Hillary will be elected President in 2008.
Hillary will be elected President in 2008.
Eugene Volokh has a more detailed analysis of the constitutional questions of gender inequality raised by the selective early release policy at the L.A. County jail (discussed here the other day).
If the policy is unconstitutional due to a disparate impact on women, then:
I finished my advance copy of the Anonymous Lawyer novel last night. I stayed up until 1 a.m. to finish it, which should give you an idea of whether I enjoyed it.
It’s pretty easy to decide whether you should get this book or not. Go to the Anonymous Lawyer blog and read a few posts. Do these posts make you want to read a lot more along the same lines? If not, skip the book. If your answer is yes, pre-order your copy now.
When I first read the blog, I was so amused by what I saw that I went back into the archives and started from day one, intending to read each and every post on the entire blog. This is the only blog I have ever read that I can say that about.
The book is very similar to the blog. It is entirely in the form of blog posts and e-mails, which makes it a very quick read. It employs the same tone and humor as the blog.
I thought the book was a riot. I read several passages out loud to my wife. I recognized some of the material as recycled blog posts, but not that many. There is a good amount of new material. Also, there is a plot and there are characters, all told in the e-mails and blog posts. It’s a clever device, and it’s interesting to see how author Jeremy Blachman pulls it off.
You have to like the humor — and it helps if you have worked at a large law firm putting in huge numbers of billable hours. But if you like the humor, you’ll love the book. I did.
In discussing Garcetti v. Ceballos, Jack Balkin makes an important point. With the holding of this case, it is now the law that
if [public employees] speak both privately and publicly, they can be fired for their private speech.
In my opinion, this is the main problem with Garcetti v. Ceballos: it allows government retribution for employee speech regarding matters of significant public concern, as long as that speech begins internally, pursuant to official duties. This is true even if the employee ends up going public with his speech because his efforts to resolve the matter internally did not work.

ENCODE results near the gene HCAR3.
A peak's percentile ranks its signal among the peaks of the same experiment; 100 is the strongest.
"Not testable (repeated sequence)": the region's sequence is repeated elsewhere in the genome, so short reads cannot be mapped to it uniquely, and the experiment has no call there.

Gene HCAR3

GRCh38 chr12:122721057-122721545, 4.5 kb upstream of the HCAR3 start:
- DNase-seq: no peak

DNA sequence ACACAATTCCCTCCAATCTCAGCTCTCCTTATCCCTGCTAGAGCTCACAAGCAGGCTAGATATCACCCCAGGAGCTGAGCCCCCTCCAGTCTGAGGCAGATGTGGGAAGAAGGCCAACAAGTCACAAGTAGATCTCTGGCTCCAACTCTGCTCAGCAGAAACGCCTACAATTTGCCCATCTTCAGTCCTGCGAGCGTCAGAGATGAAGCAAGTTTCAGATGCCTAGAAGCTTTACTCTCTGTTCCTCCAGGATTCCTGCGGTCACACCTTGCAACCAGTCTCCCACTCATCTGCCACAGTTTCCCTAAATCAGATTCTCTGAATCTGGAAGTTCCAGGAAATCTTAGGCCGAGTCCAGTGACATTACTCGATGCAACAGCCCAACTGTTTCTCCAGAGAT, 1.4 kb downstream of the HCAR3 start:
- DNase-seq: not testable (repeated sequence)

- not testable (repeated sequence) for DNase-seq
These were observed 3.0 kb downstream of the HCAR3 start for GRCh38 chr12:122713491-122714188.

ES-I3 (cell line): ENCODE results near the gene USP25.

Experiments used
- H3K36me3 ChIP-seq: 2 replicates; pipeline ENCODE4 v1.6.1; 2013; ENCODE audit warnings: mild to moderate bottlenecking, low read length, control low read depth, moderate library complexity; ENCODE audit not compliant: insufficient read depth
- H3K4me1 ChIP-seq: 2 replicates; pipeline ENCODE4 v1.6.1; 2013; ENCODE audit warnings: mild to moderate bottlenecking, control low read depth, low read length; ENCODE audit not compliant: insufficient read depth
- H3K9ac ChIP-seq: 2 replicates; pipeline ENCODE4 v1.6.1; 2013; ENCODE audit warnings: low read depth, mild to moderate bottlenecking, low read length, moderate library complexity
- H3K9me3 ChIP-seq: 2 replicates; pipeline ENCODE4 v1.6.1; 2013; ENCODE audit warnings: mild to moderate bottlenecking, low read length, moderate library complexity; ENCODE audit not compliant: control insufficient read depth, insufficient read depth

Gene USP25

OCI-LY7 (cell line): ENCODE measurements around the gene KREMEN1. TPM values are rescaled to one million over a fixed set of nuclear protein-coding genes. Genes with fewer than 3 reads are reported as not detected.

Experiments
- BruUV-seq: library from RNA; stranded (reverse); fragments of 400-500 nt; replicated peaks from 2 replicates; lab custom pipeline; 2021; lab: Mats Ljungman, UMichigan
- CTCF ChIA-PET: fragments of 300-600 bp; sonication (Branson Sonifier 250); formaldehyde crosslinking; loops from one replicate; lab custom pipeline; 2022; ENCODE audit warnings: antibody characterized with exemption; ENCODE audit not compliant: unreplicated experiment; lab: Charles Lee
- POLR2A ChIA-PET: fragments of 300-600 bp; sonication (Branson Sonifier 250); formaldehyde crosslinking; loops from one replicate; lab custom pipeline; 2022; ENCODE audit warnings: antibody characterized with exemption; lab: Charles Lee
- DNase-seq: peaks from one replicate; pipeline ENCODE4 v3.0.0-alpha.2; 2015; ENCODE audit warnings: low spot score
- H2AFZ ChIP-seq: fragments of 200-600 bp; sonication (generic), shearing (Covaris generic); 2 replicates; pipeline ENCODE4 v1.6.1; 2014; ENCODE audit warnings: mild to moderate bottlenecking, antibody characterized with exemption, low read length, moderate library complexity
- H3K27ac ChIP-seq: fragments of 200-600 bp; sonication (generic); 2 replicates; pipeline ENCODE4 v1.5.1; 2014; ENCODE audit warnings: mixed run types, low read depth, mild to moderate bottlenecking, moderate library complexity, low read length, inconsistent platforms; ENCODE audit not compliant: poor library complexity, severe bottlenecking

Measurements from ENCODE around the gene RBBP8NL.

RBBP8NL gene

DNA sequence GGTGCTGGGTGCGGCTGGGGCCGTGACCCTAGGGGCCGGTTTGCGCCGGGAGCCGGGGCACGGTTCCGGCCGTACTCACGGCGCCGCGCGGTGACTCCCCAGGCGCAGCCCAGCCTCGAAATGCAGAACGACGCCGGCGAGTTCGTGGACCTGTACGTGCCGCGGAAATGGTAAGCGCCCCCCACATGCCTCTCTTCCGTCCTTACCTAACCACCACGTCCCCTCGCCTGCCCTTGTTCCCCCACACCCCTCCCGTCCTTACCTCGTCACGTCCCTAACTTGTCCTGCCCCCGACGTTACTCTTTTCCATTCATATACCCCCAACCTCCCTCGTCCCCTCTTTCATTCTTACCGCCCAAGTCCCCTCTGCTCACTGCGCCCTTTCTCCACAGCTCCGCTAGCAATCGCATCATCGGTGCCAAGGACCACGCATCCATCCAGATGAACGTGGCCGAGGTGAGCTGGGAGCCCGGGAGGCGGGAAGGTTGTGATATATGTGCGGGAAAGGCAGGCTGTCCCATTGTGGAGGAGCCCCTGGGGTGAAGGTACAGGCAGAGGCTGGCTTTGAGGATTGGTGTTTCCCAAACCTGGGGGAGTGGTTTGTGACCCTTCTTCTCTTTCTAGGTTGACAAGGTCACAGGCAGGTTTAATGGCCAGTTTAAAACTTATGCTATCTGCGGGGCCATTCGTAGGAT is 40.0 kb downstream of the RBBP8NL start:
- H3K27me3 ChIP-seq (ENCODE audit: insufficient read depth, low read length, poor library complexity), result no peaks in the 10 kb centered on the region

Imagine a responsible whistleblower. It’s not so hard to do. Let’s say we have a federal air marshal who believes that it’s ridiculous that the government makes him wear a suit and tie while performing his duties on a commercial jet. The air marshal knows that wearing such clothing readily identifies him as an air marshal, making him a target for terrorists.
He expresses his concerns in a memo to his superiors. They don’t like his questioning their policies, so they demote him. Then he goes to the press, complaining that red tape and bureaucratic attitudes are tying our hands in the fight against terrorism.
Don’t we want him to try to resolve this matter internally before going to the newspapers? If he is responsibly reporting a serious concern with government, based on his knowledge of government’s inner workings, do we want to allow him to be punished because he tried to resolve the matter internally first?
Yet if his employer can argue that his internal expression of concern was in any way pursuant to his official duties, and that he was punished for that internal speech, then the government is off the hook as far as the First Amendment goes. Lawyers could argue that the air marshal has a duty to ensure safety in the skies. Perversely, precisely because he has that duty, writing memos to promote greater safety in the skies is an act done pursuant to his official duties — making him subject to retaliation.